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More Troops Deployed in Syrian Military Crackdown


Syrian families carry their belongings as they arrive by foot in Wadi Khaled area, northern Lebanon, near the Lebanese-Syrian border, April 28, 2011

Syrian families carry their belongings as they arrive by foot in Wadi Khaled area, northern Lebanon, near the Lebanese-Syrian border, April 28, 2011

Additional Syrian troops have reportedly been sent to the troubled Syrian town of Daraa and other areas on Thursday. The deployment comes after several hundred members of the ruling Baath Party resigned in protest of the crackdown on anti-government demonstrations.

The resignation of 200 Baath Party members late Wednesday happened days after three members of parliament and the state-appointed Mufti of Daraa quit too in protest.

But Khattar Abou Diab, who teaches political science at the University of Paris, says the resignations are largely symbolic and will not have much effect because Syrian President Bashar al-Assad remains in charge:

He says that the resignations, while numerically significant, are unlikely to have an impact, because the Baath Party does not control the upper echelons of Syria’s political hierarchy.

The military remained firmly in control in Daraa on Thursday. Neighborhoods are cut off from each other and food and water are in short supply. Witnesses say that sporadic gunfire crackled through the day.

Organizers of a Facebook support group are calling for a "day of rage" across Syria in support of Daraa after Friday prayers.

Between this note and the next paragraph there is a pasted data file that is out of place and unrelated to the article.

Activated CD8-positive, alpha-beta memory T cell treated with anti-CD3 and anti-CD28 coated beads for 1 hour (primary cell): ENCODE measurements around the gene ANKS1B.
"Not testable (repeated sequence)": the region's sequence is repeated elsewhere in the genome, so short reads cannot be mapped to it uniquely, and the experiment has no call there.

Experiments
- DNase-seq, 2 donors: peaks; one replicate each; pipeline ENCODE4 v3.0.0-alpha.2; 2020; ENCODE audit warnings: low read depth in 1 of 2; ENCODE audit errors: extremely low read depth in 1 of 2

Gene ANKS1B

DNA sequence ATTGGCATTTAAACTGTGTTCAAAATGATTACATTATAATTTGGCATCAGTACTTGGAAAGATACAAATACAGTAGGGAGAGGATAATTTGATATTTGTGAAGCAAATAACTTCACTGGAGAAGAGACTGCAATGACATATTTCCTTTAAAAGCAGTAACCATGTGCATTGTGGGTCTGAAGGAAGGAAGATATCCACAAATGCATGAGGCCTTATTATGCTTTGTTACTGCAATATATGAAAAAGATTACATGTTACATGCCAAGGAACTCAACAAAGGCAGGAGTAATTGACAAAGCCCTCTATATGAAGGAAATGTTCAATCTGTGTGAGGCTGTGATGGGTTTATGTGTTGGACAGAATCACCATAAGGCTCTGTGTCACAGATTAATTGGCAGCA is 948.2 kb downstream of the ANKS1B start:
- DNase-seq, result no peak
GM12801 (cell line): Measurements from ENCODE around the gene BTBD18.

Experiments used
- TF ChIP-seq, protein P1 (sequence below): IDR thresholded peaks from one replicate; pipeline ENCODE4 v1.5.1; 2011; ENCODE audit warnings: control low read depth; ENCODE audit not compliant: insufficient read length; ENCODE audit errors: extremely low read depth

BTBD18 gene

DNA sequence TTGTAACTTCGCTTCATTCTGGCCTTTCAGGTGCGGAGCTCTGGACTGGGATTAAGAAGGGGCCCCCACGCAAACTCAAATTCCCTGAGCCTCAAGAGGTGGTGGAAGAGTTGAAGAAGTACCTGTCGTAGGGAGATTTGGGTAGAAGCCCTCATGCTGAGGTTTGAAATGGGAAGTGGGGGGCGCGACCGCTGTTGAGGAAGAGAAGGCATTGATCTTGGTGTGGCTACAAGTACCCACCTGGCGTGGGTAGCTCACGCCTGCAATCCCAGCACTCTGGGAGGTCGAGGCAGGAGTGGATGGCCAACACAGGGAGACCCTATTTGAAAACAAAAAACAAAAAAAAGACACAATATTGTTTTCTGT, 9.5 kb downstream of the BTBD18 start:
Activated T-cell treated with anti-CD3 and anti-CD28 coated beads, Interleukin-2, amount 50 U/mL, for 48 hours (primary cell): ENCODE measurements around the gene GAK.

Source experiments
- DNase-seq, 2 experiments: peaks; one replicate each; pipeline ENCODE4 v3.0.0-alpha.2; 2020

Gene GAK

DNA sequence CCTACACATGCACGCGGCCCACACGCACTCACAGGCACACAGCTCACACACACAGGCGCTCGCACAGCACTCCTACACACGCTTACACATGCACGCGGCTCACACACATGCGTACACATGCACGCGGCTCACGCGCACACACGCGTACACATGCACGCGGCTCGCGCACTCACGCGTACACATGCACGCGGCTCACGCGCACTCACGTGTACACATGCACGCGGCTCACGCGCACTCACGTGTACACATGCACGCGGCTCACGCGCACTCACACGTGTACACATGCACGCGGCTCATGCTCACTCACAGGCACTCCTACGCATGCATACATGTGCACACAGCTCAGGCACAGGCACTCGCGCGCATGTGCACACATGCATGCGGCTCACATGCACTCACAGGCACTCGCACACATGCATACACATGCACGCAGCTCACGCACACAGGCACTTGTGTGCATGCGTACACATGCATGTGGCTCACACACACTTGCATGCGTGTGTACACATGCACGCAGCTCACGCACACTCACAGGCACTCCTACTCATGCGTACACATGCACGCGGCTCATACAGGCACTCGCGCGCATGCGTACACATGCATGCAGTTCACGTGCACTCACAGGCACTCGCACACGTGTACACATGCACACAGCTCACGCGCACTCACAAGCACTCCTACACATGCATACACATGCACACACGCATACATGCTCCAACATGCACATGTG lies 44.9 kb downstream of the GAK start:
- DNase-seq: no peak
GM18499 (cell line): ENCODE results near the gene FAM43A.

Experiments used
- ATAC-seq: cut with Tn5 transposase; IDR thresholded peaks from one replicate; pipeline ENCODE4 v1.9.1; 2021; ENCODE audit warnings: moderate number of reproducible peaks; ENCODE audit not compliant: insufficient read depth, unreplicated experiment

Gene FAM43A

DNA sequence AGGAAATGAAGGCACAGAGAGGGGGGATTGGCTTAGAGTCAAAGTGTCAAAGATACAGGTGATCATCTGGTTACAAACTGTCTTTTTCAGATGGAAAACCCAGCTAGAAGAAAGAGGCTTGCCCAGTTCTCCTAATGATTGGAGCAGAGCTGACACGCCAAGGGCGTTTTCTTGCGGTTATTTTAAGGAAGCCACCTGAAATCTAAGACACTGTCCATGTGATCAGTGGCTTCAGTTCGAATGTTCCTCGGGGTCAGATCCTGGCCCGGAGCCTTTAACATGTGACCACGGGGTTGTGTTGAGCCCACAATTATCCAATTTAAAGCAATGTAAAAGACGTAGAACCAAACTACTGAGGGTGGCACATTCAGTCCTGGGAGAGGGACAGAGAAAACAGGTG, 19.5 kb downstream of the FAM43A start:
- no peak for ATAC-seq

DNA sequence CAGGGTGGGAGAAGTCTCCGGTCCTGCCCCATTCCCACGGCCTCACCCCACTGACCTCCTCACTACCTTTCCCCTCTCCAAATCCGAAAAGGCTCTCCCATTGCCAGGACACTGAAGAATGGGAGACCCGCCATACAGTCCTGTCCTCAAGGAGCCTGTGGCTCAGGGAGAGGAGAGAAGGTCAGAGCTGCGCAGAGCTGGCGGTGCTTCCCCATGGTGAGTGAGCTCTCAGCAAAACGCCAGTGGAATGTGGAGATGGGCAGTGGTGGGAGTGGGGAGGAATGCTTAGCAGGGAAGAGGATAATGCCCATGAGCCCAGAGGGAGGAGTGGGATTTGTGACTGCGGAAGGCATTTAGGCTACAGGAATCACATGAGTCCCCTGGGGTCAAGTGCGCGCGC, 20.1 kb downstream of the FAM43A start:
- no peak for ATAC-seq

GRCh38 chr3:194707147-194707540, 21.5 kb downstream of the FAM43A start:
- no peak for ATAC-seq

Syrian government television warned citizens against demonstrating, saying that there is a "difference between peaceful protests," which are permitted, and what it called "rioting"

The government also warned people against carrying firearms and urged citizens not to stock up on bread.

For the third day in a row, state television showed confessions of alleged Islamic militants it says were captured in Daraa and elsewhere.

Syria’s Ambassador to the United Nations Bashar al Jaafari defended the government crackdown at a U.N. Security Council session Wednesday, repeating official claims that outside forces were plotting to destabilize the country:

He says that the Syrian government is exercising its right to defend its citizens and to save them from sectarian strife. He says the opponents' goal is to destroy Syria’s political independence and stability.

The U.N. Security Council discussed Syria’s military crackdown but was unable to agree on a draft statement condemning the violence. Russia and several other council members opposed the statement.

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